Spaced Meets Dogme For Victorian In The Wall

Victorian In The Wall: humour, history and hijinks

Victorian In The Wall: humour, history and hijinks

Fans of the turn-of-the-millennium cult comedy series Spaced should prick up their ears. No, there’s no further episodes (unfortunately) or US remake (fortunately) but new play Victorian In The Wall will fill that yearning nicely, thank you.

The Royal Court is an auspicious place for writer and co-director Will Adamsdale. In 2004, he nabbed the top Edinburgh comedy award back in 2004 when it was sponsored by something you could see yourself drinking while sober, beating current comedy luminaries The Thick Of It’s Chris Addison and the FA’s bête noire Reginald D Hunter. Later, Adamsdale turned the winning show Jackson’s Way into a 26-stop London tour he called a “Jacksathon”.

And, yes, one of those venues was the Royal Court, a theatre which once housed the brave and brilliant Clybourne Park before it attracted a West End move and an Olivier award. Like that play, Victorian In The Wall toys with the traditional concepts of theatre, coming across like a bottle episode of Spaced played to Dogme rules and with scant regard for the fourth wall.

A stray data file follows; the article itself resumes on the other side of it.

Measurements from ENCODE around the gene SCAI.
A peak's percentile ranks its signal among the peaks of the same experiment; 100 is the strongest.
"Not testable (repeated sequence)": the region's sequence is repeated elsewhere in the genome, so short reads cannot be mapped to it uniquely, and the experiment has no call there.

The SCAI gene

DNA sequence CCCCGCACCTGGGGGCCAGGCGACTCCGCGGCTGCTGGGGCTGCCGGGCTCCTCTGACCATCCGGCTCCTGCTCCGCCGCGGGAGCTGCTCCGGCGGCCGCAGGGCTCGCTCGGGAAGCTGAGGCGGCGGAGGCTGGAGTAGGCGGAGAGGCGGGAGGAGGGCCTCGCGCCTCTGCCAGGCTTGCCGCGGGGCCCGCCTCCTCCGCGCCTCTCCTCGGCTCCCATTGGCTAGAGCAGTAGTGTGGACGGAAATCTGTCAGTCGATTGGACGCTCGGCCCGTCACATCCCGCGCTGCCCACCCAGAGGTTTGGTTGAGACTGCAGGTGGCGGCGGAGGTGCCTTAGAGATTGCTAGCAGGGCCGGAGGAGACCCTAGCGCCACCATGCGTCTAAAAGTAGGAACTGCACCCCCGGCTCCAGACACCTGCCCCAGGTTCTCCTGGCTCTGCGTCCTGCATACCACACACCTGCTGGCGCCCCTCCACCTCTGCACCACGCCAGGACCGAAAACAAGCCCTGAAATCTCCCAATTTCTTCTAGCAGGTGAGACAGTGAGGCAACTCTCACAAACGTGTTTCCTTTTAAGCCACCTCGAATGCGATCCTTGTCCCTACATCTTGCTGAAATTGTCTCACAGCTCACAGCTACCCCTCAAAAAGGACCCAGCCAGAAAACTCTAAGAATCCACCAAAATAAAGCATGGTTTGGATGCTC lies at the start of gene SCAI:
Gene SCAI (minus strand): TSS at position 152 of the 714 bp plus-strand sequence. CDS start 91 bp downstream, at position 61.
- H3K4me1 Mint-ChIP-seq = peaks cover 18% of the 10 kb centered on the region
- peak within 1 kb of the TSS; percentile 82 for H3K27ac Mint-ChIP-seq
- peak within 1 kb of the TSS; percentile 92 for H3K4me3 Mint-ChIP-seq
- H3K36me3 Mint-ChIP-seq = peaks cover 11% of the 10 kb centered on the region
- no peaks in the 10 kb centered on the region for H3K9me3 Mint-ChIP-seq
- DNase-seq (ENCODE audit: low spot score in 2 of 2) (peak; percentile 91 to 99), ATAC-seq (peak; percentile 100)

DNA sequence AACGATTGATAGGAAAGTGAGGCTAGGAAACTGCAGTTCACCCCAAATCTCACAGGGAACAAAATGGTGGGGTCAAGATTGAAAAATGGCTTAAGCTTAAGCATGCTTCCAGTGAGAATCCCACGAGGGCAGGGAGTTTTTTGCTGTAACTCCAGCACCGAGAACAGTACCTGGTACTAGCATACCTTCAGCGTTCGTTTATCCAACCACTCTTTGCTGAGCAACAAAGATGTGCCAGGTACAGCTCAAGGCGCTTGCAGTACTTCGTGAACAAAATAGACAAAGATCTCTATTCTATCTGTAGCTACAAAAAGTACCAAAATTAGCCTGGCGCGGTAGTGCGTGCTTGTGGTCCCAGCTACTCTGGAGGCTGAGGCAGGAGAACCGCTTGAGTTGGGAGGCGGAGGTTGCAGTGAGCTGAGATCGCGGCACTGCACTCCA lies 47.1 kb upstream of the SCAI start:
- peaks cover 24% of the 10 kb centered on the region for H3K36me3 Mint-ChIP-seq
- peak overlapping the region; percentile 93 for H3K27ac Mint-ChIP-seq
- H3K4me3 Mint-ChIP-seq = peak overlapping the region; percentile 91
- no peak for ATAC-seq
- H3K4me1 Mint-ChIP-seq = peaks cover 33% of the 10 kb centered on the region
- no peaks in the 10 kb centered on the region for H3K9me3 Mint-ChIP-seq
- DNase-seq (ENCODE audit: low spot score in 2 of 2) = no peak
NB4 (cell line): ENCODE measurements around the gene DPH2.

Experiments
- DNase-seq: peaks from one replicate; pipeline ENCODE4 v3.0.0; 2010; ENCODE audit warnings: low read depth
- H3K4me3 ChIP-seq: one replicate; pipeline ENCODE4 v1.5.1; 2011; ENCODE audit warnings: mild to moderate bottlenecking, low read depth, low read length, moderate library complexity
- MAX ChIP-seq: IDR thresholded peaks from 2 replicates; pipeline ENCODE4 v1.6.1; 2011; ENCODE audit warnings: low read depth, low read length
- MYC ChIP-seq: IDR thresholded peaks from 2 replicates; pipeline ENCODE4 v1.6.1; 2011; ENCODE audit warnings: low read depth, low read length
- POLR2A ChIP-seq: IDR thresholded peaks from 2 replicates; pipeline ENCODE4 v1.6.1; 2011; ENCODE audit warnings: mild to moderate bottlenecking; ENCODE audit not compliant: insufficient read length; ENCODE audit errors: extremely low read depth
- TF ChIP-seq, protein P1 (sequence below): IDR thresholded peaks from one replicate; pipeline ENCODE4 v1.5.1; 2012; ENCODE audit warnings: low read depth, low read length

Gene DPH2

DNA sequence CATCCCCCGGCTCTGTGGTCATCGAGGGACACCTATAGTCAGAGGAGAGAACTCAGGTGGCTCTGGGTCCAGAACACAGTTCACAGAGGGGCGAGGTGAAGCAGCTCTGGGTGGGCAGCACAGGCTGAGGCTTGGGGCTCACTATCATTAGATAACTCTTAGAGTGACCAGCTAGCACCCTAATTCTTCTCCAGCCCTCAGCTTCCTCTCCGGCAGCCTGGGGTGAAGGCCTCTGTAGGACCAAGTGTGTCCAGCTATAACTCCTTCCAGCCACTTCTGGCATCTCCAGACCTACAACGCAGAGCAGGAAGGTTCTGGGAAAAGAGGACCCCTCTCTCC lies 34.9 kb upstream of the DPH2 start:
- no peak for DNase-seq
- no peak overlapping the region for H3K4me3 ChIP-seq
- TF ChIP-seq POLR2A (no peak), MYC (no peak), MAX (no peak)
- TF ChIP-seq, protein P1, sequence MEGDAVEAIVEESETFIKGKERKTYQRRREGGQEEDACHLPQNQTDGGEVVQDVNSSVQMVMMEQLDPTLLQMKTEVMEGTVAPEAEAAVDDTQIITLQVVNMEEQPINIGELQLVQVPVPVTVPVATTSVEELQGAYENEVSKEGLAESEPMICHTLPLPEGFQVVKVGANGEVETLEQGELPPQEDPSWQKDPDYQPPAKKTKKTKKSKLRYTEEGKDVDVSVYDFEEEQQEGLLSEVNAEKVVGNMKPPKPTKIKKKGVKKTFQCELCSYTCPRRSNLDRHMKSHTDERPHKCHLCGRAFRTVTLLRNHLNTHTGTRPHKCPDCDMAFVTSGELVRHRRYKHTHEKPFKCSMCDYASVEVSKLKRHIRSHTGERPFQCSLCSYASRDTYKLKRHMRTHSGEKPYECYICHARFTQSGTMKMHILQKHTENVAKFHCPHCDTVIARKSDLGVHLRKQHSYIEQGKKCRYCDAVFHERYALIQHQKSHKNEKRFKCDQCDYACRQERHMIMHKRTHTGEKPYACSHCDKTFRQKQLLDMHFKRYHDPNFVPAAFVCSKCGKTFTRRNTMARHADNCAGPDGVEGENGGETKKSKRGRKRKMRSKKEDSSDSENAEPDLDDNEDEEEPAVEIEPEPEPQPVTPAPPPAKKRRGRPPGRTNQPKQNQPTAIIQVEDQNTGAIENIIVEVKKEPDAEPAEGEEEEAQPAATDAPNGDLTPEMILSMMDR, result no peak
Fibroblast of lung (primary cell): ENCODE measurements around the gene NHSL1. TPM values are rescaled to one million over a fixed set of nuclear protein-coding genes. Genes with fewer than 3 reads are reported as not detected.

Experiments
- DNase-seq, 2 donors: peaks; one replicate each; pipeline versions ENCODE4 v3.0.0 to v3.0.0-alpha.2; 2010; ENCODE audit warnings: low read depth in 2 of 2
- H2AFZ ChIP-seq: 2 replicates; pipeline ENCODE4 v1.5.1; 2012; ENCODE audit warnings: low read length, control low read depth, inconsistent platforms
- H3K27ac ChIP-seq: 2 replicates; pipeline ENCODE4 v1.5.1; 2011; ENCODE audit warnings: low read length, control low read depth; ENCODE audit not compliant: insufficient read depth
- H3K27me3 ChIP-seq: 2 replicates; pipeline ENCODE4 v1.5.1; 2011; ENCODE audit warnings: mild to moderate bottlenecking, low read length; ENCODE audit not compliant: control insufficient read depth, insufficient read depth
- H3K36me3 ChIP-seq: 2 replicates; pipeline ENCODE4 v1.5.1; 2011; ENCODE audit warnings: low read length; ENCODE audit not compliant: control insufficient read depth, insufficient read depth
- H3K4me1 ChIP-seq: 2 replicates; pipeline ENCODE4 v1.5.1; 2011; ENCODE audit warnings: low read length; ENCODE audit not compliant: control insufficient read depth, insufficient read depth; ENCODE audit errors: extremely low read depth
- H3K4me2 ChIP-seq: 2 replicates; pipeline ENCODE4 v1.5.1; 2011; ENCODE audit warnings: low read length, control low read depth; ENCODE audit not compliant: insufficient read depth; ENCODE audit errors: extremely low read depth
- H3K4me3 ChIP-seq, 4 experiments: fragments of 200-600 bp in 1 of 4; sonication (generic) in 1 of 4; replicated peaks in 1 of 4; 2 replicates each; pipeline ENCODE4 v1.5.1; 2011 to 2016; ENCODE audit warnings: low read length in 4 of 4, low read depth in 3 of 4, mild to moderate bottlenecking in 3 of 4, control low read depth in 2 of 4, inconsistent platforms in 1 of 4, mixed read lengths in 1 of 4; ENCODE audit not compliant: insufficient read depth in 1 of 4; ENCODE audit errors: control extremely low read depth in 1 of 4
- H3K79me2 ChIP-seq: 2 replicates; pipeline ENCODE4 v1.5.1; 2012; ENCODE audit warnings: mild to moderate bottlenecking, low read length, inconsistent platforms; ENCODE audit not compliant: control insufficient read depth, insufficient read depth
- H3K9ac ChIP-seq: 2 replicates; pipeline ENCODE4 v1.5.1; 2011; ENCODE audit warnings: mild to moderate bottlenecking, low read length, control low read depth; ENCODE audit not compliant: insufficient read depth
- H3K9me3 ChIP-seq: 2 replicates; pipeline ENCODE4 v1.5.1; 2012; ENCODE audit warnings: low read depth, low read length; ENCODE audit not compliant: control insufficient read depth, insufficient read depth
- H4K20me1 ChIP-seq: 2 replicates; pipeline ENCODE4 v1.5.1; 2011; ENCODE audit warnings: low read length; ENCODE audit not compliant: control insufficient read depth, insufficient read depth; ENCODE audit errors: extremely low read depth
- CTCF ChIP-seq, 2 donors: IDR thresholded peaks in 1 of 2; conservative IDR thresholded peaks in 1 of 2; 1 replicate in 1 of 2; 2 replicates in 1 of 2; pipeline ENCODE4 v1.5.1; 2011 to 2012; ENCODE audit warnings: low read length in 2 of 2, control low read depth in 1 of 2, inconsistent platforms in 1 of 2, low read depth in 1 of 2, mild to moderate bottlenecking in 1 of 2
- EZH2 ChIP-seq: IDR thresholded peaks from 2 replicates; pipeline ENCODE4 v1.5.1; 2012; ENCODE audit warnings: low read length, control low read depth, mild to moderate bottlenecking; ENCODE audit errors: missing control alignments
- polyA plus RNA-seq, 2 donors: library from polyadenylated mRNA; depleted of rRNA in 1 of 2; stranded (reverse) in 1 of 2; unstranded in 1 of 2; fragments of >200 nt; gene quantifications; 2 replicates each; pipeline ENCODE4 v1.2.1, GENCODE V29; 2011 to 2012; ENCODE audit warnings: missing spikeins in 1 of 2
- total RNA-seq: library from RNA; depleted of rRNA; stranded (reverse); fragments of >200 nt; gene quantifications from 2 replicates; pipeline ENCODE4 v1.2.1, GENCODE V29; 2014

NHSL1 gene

The central character Guy, played by Adamsdale, is a slacker writer too easily distracted by neighbourhood dogs, boxsets of The Wire, his guitar and anything really. Guy’s future relationship with his ambitious girlfriend (the superb Melanie Wilson), and the plot itself, hangs on the success of some building works that he is charge of while she is abroad working.

The play sticks to elements of the Dogme 95 film rules with rooms of the flat itself laid out in a similar fashion to the set of Dogville and all sounds and songs played live by the cast. The storyline veers from the frankly surreal to Frank Spencer-inspired calamity and crosses time and space from within the confines of the flat.

A production not short on laughs, heart and invention as well as quality turns from all involved, it tries to cram too much into its 90 minute length and suffers from an all-too-brief denouement and a fair number of loose ends. To be continued?

Victorian In The Wall continues at the Royal Court Theatre until 8 June. More information can be found here.

Londonist attended on a press ticket.

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